Trade between India and Europe is expected to multiply five times to $100 billion by 2010 from current level of $20 billion, according to industry estimates. Propelling this growth is increasing merger and acquisition activity between companies in the two regions.

The most favored acquisition and investment targets are U.K. companies, helped by a common English language, similar accounting and legal systems and relatively flexible U.K. labor laws. Indian companies invested about $2 billion in the U.K. last financial year, more than twice the previous year. As a clear sign of trend-reversal, it surpassed the investment made by British companies in India.

That figure does not include the latest and largest ever acquisition by an Indian firm: the purchase by India’s Tata Steel Ltd of the U.K.’s top steel maker Corus Group Plc, a company more than three times its size for $8 billion.

Tata Steel’s parent namesake company Tata Sons Ltd, with revenue of $22 billion and equivalent to about 2.8% of the country's GDP, will lead the M&A league table with its acquisition of Corus Group Plc. The Tata Group had previously acquired the U.K.-based Tetley Group, then the world’s largest manufacturer of tea, for $407 million in February 2000.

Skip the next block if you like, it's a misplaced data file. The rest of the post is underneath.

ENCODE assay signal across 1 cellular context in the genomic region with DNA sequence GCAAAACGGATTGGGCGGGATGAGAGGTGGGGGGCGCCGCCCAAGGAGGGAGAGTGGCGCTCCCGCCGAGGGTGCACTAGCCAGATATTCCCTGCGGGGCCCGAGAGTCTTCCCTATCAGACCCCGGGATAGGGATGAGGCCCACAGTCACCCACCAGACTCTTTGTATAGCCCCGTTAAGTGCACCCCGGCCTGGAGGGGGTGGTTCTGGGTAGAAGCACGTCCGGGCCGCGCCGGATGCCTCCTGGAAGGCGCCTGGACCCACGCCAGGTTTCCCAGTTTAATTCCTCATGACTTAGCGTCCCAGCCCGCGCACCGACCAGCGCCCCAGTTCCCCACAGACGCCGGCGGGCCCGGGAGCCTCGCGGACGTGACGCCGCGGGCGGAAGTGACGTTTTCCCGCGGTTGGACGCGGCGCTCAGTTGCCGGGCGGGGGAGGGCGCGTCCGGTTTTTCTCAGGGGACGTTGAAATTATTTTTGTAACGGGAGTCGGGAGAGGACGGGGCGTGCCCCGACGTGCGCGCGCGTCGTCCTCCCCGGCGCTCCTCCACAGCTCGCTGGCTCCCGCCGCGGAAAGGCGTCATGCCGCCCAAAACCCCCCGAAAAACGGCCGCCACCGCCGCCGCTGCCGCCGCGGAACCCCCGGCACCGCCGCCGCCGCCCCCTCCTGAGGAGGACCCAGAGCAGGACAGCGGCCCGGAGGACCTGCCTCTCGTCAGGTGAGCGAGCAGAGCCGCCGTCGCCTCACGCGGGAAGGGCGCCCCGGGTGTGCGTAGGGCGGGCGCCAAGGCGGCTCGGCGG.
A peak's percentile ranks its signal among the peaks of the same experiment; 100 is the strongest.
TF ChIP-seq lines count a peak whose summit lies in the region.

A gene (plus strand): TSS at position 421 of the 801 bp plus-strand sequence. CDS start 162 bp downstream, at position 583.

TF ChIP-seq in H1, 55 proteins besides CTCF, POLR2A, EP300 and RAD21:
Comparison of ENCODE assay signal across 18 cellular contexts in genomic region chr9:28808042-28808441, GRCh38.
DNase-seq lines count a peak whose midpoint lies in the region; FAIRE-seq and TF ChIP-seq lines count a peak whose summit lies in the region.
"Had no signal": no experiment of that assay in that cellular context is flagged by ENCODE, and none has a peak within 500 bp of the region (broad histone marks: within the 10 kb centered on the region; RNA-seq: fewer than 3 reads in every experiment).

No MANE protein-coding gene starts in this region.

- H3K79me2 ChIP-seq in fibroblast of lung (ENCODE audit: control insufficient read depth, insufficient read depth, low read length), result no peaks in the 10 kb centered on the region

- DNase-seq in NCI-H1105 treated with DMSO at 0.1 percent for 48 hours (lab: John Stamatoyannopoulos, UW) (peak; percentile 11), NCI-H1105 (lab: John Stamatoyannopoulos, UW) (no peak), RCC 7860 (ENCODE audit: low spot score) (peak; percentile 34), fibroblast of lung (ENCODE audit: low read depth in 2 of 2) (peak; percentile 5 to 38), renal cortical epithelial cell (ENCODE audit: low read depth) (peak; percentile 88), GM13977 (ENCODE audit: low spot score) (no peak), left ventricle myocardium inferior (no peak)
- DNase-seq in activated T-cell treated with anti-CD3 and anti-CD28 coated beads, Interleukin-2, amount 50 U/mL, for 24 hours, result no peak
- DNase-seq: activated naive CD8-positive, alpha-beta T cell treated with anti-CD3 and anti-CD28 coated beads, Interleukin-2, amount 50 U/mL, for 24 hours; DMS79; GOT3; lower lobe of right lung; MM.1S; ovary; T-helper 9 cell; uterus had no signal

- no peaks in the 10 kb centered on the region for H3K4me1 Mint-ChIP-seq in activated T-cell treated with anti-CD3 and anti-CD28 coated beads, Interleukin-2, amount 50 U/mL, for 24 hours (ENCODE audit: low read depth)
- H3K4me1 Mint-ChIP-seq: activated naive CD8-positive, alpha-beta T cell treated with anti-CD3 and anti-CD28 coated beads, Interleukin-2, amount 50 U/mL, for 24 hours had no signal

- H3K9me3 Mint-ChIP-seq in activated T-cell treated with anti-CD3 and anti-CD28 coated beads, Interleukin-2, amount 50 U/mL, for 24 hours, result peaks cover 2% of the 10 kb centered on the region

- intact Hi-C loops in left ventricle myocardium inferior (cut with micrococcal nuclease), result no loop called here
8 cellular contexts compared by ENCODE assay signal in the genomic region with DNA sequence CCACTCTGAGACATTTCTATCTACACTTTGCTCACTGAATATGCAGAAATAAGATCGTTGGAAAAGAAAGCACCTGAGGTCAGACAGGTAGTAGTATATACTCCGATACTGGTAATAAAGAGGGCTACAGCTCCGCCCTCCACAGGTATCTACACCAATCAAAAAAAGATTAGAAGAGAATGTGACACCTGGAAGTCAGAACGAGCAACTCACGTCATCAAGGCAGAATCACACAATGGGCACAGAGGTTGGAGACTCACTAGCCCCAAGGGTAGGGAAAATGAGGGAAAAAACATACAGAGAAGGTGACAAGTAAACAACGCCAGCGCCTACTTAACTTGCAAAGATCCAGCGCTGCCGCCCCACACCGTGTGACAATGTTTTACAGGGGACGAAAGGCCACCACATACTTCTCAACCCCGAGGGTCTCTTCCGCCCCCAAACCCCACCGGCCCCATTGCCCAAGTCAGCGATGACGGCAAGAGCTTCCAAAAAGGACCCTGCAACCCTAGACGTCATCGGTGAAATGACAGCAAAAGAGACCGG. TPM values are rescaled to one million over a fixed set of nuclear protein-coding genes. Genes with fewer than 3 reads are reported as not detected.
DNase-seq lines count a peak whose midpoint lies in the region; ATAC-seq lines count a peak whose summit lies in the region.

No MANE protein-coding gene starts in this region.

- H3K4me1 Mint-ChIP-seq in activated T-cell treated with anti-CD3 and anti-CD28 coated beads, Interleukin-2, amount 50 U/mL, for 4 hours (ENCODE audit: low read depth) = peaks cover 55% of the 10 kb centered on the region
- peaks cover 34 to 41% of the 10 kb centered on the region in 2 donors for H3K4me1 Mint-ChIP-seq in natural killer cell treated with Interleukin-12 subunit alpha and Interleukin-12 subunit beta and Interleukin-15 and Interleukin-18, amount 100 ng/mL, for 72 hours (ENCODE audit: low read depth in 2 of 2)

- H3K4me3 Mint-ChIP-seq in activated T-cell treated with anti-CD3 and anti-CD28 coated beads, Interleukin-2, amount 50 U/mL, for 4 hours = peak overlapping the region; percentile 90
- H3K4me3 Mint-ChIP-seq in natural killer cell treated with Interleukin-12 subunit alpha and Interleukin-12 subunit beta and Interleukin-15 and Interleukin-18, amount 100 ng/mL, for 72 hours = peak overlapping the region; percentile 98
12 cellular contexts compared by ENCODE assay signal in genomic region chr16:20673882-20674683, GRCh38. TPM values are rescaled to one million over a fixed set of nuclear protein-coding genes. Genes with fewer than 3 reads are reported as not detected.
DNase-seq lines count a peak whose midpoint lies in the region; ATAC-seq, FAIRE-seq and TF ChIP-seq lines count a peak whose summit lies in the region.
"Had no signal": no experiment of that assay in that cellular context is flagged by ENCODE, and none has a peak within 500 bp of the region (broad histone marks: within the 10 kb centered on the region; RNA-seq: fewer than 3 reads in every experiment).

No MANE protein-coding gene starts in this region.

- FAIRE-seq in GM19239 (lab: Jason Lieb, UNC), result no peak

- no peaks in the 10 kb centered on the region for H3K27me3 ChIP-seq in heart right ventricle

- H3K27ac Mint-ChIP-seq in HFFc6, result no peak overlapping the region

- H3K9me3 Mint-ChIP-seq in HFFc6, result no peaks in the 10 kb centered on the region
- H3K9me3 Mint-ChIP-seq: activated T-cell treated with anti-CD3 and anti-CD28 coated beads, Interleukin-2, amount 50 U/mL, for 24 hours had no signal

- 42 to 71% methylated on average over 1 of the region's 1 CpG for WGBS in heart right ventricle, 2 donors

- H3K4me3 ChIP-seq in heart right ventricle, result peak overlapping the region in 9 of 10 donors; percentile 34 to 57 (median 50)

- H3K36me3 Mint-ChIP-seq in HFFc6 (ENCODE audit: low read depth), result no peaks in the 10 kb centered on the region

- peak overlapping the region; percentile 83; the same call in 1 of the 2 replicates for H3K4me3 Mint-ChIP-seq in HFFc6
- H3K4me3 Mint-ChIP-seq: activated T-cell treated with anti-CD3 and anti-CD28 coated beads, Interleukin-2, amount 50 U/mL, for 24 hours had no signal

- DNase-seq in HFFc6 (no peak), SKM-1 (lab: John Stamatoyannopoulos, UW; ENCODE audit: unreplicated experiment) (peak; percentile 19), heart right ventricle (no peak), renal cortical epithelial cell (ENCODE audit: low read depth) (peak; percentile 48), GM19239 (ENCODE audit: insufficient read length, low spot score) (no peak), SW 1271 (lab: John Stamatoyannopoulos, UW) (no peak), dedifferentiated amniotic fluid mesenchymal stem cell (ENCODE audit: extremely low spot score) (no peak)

The Corus acquisition will give Tata Steel the size and scale to be globally competitive in a consolidating steel industry. Tata Steel will become the world's fifth largest steel producer with a capacity of about 26 million tons and combined sales of $24.4 billion.

India - U.K. Trade: The Corridor Widens

The growing bilateral trade between the U.K. and India became clear this year when the two countries emerged as the third largest overseas investors in each other. There has been almost three-fold increase in the number of projects announced by Indian companies in the U.K. in first six months of 2006. The number of U.K. projects financed by Indian companies doubled to 76 creating 1,449 new jobs. The number of Indian companies that started U.K. operations grew by 23% last year.

To add to that, more than 500 Indian companies have a presence in London, of which 30 companies have listed shares on the London Stock Exchange. That’s greater than the total number of Indian companies listed on the New York Stock Exchange (NYSE) and NASDAQ combined.

Such progressive trends prompted the third annual summit between the Indian Prime Minister Manmohan Singh and the Prime Minister of U.K. Tony Blair in London on October 10, 2006. Government and trade bodies can do more, however, to encourage bilateral business.